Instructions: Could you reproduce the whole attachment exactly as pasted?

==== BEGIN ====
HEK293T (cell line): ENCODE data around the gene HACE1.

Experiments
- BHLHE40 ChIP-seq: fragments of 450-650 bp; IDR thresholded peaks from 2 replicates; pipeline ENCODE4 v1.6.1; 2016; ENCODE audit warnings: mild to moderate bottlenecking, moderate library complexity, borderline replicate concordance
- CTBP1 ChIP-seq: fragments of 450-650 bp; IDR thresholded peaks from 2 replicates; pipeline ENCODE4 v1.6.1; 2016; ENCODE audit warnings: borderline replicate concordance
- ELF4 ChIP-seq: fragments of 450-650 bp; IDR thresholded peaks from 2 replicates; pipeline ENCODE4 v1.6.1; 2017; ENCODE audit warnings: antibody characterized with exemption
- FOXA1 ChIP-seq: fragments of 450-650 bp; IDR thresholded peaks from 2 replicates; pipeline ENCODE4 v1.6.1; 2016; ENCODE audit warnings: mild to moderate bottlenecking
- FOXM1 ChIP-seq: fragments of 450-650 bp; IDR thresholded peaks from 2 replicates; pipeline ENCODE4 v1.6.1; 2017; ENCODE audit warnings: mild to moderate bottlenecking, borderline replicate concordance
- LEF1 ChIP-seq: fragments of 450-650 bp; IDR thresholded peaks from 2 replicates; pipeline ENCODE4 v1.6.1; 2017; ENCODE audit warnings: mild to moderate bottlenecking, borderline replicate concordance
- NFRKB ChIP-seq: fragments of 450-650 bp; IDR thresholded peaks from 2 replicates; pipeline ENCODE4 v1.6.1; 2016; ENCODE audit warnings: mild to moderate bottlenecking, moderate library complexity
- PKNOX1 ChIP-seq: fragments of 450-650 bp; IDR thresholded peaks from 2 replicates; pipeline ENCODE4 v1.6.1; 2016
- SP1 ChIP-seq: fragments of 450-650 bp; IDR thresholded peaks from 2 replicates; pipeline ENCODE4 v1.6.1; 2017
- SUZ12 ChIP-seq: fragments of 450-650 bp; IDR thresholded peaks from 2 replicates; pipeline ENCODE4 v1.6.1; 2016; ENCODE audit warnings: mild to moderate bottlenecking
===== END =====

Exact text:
HEK293T (cell line): ENCODE data around the gene HACE1.

Experiments
- BHLHE40 ChIP-seq: fragments of 450-650 bp; IDR thresholded peaks from 2 replicates; pipeline ENCODE4 v1.6.1; 2016; ENCODE audit warnings: mild to moderate bottlenecking, moderate library complexity, borderline replicate concordance
- CTBP1 ChIP-seq: fragments of 450-650 bp; IDR thresholded peaks from 2 replicates; pipeline ENCODE4 v1.6.1; 2016; ENCODE audit warnings: borderline replicate concordance
- ELF4 ChIP-seq: fragments of 450-650 bp; IDR thresholded peaks from 2 replicates; pipeline ENCODE4 v1.6.1; 2017; ENCODE audit warnings: antibody characterized with exemption
- FOXA1 ChIP-seq: fragments of 450-650 bp; IDR thresholded peaks from 2 replicates; pipeline ENCODE4 v1.6.1; 2016; ENCODE audit warnings: mild to moderate bottlenecking
- FOXM1 ChIP-seq: fragments of 450-650 bp; IDR thresholded peaks from 2 replicates; pipeline ENCODE4 v1.6.1; 2017; ENCODE audit warnings: mild to moderate bottlenecking, borderline replicate concordance
- LEF1 ChIP-seq: fragments of 450-650 bp; IDR thresholded peaks from 2 replicates; pipeline ENCODE4 v1.6.1; 2017; ENCODE audit warnings: mild to moderate bottlenecking, borderline replicate concordance
- NFRKB ChIP-seq: fragments of 450-650 bp; IDR thresholded peaks from 2 replicates; pipeline ENCODE4 v1.6.1; 2016; ENCODE audit warnings: mild to moderate bottlenecking, moderate library complexity
- PKNOX1 ChIP-seq: fragments of 450-650 bp; IDR thresholded peaks from 2 replicates; pipeline ENCODE4 v1.6.1; 2016
- SP1 ChIP-seq: fragments of 450-650 bp; IDR thresholded peaks from 2 replicates; pipeline ENCODE4 v1.6.1; 2017
- SUZ12 ChIP-seq: fragments of 450-650 bp; IDR thresholded peaks from 2 replicates; pipeline ENCODE4 v1.6.1; 2016; ENCODE audit warnings: mild to moderate bottlenecking